Scream (2022) Review


From the 1970’s through the late 1990’s, the horror genre was really making its mark in Hollywood. Through those times came classics such as A Nightmare on Elm Street and Halloween, two classics that set the stage for what would become slasher films. But jump forward to 1996, a niche unheard director by the name of Wes Craven dipped his toes into the slasher flick genre with Scream (1996), which gave the genre a breath of fresh air by introducing a silly, yet iconic antagonist that will become known as Ghost Face. The film was a hit! So of course there was the bright idea of making a Scream 2 (1997).. Then a third one (Scream 3 (2000)).. And then a fourth (Scream 4 (2011)). Sadly, With a bombshell audience score, the latest entry in the franchise would prove to be the death of it. 

There wasn’t a new movie…

Until now! Wes Craven wasn’t around to direct the new movie, may he rest in peace, but two directors Matt Bettinelli-Olpin, and Tyler Gillett took hold of the reins for this one. And right off the bat it was clear what the directors had envisioned, and just how much Craven’s style had influenced the film’s direction. 

If it ain’t broken..

Scream (2022) was strongly faithful to its predecessors, the opening scene is nearly a shot for shot remake of the original ‘spooky phone call; do you like scary movies’ gimmick. It even likes to poke fun at the original for it, which is something you’ll have to get used to throughout the movie because Stab will be mentioned constantly. Stab being a film in the fictional universe of Scream that is based on the events of Scream, makes sense, right? In addition to recreating the opening scene, it maintains that level of goofiness Scream is known for throughout the whole runtime, as there are moments of Ghost Face slipping, falling, and getting hit by an IV stand sprinkled in to let the audience know that at the end of the day, Ghost Face is an amateur serial killer who just wants a little notoriety, and nothing else.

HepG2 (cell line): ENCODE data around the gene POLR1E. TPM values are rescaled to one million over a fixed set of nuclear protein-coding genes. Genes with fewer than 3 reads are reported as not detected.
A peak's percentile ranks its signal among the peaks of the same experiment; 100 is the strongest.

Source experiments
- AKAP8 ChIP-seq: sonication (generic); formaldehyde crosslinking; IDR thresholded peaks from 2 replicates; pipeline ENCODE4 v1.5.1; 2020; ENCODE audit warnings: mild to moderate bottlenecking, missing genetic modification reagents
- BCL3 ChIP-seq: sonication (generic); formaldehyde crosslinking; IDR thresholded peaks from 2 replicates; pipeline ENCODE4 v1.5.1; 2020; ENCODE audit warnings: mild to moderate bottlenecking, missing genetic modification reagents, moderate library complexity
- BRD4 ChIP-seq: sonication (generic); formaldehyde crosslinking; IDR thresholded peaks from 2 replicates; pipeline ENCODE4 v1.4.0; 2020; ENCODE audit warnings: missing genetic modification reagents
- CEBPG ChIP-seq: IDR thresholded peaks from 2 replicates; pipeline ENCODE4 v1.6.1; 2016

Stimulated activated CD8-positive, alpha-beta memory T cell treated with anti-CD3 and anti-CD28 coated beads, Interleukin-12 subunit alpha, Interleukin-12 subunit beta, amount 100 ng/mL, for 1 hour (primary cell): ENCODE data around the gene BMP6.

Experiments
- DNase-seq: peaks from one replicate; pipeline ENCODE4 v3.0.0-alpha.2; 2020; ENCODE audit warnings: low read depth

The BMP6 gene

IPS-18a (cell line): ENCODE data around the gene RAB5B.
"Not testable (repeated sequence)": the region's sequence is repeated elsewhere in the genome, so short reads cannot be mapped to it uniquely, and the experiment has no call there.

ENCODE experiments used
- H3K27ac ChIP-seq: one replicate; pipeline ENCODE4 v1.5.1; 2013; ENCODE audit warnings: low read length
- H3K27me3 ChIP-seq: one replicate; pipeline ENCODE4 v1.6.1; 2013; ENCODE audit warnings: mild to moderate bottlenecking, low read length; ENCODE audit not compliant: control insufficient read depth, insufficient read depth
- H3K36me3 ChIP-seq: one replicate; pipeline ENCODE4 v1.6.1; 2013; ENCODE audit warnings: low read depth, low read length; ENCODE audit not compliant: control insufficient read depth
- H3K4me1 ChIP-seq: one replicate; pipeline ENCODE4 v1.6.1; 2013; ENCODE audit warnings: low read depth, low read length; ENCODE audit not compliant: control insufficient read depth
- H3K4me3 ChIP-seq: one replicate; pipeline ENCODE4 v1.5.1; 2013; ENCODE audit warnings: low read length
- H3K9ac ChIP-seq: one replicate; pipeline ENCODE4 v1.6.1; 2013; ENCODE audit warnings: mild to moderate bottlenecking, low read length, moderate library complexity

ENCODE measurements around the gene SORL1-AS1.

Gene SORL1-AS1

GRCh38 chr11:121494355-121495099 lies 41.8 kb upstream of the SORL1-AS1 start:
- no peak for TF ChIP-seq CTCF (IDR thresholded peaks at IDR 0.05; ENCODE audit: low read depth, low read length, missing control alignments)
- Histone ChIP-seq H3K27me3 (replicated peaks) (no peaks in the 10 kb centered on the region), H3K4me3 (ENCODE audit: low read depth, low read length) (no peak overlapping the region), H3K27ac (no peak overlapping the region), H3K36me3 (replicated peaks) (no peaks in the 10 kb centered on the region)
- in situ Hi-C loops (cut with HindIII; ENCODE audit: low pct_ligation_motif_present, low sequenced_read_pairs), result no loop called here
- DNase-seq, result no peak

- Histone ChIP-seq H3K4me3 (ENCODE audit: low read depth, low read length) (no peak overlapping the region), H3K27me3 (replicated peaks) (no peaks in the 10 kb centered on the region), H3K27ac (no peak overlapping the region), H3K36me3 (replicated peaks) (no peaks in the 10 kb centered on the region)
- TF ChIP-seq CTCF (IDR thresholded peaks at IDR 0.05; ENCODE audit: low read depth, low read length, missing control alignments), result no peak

Holy Crap it’s Sidney Prescott.

Of course it can’t be a long awaited sequel/reboot without bringing back the original cast members from 1996, and it’s great to say that they reprised their roles beautifully, being as charming and likable as they were since the beginning.  But with that said, they weren’t given so much screen time as to overshadow the main cast, it’s the other way around; they had a good share of screen time, and their role wasn’t as critical as some would believe, which is the right call if there’s a brand new set of characters in your movie, and you want people to care about them.

You Watch Horror Movies for the Plot?

This new entry in the franchise holds a pretty solid plot, although it is without a doubt thanks to the fact that this plot took off with the help of the originals. 25 years have passed since the events of Scream 4 (2011), and our protagonist is the daughter of the most miraculous, and important character in the franchise, who is responsible for everything that has ever happened up to this point. I would say that’s a good direction: it gives the long-time fans a reason to care for this character and see how she develops, considering the knowledge of her past. On the other hand, that might not have worked so well since there are the others who aren’t aware of the previous events, and she seems like a vanilla protagonist who only reminisces on the past

Final Take.

Scream has always been more of a murder mystery ‘whodunnit’ film than an actual horror film, although there are horror elements. It’s got a phenomenal cast of characters that don’t take themselves too seriously, a returning villain who doesn’t take himself too seriously either, and a plot that satisfies new fans and old fans alike. 

Honestly it feels like the movie kind of flew under the radar, it wasn’t as explosive of a sequel as say for example Halloween (2018), which had a box office of $256.6 million, while Scream had a box office of $128 million. Still impressive, but not up to par to the competitors. So give the rerisen franchise some love, will ya? Oh but you make sure you see Scream 1 first, just so you don’t get confused the first time around.